Rav Simcha Zissel of Kelm teaches a similar idea. He notes that this parsha introduces us to Moshe Rabbeinu. From now until the end of the Torah, we will be learning and studying about the life of Moshe Rabbeinu. This is the parsha (at the famous incident of the burning bush) where G-d taps Moshe on the shoulder, so to speak, and asks him to lead the Jewish people. It is only natural, Rav Simcha Zissel says, that the Torah should provide some background information about the life of this individual to give us an idea of why specifically he was charged with this leadership role. What did he ever do in his life that earned him this job?
We only have 4 brief incidents in four different pasukim giving us slight clues to his qualifications and capabilities. The first pasuk tells us he grew up and he went out to his brethren to see their suffering. [Shemos 2:11] Although he lived in the lap of luxury in the palace of Pharaoh, he refused to sit back in comfort but went out to empathize with the suffering of his brethren.
The next incident was that he saw an Egyptian man hitting a Jewish man [2:12]. In other words, his concern was not limited to the masses (tzibur), he was concerned about the problem of each individual Jew (yachid).
The third incident [2:13] teaches us that Moshe was not just concerned about a situation of an Egyptian beating up a Jew. Even when it was one Jew beating up another Jew, Moshe was concerned and got involved to come to the aid of the victim.
Finally, we are taught that Moshe’s compassion is not just for his fellow Jews. He goes to Midyan and steps in to protect Yisro’s daughters who are being taken advantage of [2:17]. He stands up for the oppressed young girls who were not able to fend for themselves.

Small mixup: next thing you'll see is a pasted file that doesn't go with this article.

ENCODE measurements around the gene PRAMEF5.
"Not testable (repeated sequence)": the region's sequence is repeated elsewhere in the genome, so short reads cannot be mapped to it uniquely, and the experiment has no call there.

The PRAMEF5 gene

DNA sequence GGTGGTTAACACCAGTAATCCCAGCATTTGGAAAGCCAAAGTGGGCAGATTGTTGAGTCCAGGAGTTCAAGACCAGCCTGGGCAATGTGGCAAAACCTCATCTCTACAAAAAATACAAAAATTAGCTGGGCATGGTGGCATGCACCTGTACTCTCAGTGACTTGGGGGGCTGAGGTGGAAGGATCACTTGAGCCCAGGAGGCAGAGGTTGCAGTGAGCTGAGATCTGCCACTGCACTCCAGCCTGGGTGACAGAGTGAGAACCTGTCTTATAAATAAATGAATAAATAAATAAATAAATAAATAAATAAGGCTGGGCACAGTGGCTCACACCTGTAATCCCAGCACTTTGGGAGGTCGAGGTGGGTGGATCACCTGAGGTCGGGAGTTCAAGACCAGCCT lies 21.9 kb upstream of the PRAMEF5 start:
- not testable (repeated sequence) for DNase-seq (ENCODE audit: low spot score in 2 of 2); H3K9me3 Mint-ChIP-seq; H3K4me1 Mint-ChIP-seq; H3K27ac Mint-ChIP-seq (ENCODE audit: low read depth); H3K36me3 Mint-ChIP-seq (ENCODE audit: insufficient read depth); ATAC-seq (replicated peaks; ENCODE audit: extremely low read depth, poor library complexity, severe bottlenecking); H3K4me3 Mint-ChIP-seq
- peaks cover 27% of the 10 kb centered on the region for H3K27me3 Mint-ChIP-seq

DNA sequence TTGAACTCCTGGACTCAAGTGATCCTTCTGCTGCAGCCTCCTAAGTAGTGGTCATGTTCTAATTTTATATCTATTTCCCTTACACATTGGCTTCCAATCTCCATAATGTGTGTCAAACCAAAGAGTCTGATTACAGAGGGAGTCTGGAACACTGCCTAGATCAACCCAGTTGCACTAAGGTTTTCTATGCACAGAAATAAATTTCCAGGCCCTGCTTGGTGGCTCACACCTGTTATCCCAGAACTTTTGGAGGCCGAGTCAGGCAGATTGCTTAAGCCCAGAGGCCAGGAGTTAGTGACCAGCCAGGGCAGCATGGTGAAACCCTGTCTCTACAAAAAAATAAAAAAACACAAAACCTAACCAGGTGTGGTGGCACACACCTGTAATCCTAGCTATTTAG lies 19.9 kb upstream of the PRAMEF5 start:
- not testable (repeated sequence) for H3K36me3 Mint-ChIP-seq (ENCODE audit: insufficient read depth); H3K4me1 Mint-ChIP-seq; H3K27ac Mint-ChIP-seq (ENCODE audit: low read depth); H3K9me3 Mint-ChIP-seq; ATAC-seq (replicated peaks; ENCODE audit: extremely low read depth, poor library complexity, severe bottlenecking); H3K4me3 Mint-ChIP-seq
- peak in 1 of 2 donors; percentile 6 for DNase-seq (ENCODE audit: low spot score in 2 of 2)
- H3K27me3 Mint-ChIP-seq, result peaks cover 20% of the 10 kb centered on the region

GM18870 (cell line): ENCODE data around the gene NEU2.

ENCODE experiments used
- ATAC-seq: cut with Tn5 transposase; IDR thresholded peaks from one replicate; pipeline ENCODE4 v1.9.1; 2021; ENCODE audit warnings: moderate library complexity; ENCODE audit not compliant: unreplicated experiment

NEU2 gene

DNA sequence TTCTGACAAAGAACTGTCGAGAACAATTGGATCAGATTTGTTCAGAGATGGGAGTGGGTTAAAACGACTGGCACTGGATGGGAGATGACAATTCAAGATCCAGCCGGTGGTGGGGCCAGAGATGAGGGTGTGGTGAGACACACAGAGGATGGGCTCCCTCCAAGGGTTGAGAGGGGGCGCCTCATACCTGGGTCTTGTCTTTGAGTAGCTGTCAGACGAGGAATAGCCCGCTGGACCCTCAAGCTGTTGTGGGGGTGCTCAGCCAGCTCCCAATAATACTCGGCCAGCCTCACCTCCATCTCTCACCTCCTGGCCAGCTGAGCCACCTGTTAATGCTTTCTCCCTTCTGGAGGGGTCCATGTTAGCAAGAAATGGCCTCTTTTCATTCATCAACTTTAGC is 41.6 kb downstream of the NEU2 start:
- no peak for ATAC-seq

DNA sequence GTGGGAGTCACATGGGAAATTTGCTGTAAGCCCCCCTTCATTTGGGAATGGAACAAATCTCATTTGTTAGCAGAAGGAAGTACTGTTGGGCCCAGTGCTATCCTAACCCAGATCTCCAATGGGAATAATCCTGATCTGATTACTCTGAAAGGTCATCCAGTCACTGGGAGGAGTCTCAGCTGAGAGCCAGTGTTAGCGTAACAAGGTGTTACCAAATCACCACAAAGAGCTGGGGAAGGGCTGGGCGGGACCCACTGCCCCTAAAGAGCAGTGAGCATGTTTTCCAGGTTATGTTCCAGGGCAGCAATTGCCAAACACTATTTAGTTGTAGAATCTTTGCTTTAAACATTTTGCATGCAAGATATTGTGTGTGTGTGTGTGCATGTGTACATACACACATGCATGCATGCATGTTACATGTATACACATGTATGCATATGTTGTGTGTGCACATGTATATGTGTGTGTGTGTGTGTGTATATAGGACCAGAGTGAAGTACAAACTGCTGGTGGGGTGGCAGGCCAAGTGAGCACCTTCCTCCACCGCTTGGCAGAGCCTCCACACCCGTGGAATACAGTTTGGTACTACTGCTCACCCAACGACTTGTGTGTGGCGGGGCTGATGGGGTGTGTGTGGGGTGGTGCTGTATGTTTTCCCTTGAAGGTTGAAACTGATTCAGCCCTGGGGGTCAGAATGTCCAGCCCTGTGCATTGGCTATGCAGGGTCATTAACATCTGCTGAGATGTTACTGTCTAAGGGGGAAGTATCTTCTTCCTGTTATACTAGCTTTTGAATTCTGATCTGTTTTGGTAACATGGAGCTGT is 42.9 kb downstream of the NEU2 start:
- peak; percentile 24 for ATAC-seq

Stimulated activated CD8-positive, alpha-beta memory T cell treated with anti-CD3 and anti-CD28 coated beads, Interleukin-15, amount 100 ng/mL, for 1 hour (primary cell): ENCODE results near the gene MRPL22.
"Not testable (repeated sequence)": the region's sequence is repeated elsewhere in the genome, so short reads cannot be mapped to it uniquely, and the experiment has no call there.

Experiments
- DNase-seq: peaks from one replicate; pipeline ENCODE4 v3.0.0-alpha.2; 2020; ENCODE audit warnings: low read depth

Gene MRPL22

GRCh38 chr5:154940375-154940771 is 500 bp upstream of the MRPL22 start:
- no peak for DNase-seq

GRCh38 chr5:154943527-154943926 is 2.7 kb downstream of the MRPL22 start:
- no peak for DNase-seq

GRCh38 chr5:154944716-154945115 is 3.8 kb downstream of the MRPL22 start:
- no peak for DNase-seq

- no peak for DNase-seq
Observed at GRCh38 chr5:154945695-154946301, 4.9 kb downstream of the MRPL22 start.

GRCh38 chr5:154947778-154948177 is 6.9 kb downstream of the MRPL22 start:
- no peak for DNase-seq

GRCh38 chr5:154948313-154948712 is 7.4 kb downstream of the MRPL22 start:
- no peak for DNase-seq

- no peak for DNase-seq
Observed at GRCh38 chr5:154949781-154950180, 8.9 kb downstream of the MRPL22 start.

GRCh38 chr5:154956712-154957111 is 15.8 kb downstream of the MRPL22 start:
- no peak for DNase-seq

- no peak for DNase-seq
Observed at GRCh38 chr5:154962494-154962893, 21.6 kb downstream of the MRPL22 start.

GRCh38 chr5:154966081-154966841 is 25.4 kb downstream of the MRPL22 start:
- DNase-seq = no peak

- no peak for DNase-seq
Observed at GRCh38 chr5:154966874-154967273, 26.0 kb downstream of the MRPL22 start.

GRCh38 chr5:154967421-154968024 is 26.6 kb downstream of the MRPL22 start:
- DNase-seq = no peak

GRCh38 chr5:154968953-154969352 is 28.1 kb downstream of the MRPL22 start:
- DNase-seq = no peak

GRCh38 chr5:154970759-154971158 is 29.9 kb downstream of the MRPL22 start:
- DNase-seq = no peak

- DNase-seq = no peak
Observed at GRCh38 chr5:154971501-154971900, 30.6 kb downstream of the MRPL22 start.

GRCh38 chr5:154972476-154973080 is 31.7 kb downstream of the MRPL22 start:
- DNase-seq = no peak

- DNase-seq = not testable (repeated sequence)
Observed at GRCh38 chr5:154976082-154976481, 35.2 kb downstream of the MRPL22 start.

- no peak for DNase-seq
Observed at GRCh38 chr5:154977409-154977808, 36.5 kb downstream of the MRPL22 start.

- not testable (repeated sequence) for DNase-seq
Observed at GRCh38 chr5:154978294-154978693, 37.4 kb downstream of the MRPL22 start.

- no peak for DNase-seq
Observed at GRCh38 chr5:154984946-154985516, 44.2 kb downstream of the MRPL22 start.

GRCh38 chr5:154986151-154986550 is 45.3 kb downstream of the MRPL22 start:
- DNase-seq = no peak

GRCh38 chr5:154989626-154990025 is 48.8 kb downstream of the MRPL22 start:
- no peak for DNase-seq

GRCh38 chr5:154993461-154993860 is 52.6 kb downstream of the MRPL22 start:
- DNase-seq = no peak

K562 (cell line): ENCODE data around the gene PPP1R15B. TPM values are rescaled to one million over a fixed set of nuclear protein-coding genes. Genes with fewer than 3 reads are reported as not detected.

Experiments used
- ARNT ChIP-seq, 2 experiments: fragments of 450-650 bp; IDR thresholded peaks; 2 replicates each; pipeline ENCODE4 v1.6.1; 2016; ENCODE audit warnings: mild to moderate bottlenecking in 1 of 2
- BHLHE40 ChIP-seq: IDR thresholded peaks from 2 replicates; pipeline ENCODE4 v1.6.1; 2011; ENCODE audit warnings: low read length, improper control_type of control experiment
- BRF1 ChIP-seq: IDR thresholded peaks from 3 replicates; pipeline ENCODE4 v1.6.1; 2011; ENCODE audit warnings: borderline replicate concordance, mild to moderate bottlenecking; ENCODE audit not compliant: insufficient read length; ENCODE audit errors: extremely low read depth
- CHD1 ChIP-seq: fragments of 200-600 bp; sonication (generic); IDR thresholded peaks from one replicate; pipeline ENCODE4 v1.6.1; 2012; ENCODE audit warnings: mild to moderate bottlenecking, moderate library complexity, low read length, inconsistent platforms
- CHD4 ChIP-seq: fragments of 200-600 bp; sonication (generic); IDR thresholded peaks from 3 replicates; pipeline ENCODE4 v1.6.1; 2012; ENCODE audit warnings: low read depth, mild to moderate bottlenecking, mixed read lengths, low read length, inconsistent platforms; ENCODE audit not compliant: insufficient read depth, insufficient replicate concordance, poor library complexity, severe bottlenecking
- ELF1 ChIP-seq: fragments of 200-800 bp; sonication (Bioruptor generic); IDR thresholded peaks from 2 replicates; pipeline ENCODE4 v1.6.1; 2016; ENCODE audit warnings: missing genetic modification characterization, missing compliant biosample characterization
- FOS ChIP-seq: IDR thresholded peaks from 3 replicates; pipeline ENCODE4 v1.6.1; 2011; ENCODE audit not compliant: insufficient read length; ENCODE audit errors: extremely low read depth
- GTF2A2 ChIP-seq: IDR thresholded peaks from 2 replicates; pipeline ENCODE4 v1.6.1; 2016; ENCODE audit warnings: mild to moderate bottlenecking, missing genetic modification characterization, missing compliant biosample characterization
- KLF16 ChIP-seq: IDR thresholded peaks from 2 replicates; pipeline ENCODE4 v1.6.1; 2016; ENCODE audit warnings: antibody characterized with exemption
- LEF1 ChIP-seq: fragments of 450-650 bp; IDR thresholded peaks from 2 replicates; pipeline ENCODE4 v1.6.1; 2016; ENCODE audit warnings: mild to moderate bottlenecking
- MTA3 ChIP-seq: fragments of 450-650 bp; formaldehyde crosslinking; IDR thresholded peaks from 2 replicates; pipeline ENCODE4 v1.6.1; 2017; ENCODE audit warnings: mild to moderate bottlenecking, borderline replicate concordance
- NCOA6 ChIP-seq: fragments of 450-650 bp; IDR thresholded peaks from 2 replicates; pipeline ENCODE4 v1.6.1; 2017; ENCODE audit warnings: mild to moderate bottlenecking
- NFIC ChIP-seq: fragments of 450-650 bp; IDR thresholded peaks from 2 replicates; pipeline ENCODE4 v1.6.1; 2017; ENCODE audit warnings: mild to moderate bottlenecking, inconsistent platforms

These are four incidents out of the first 80 years of Moshe Rabbeinu’s life that the Torah tells us about, before relating that G-d appointed him to be the leader and deliverer of the Jewish people. In these four incidents, Moshe exhibited the quality which every Jew should have, but most importantly it is a quality that is absolutely essential for the leader of the Jewish people – the quality of participating in the burden of his fellow man, feeling his pain, and empathizing with his suffering.
The following story was brought to my attention by Rabbi Zev Katz of Silver Spring, Maryland. It is a fascinating little story which eloquently illustrates this same message of bearing the burden together with one’s fellow man:
“A Blanket of Trust” by Howard Schultz (Chief Global Strategist of Starbucks)
When I was in Israel, I went to Mea Shearim, the ultra-Orthodox area within Jerusalem. Along with a group of businessmen, I had the opportunity to have an audience with Rabbi [Nosson Tzvi] Finkel, the head of a yeshiva there [Mir Yeshiva]. I had never heard of him and did not know anything about him. We went into his study and waited ten to 15 minutes for him. Finally, the doors opened.
What we did not know was that Rabbi Finkel was severely afflicted with Parkinson’s disease. He sat down at the head of the table, and, naturally, our inclination was to look away. We did not want to embarrass him.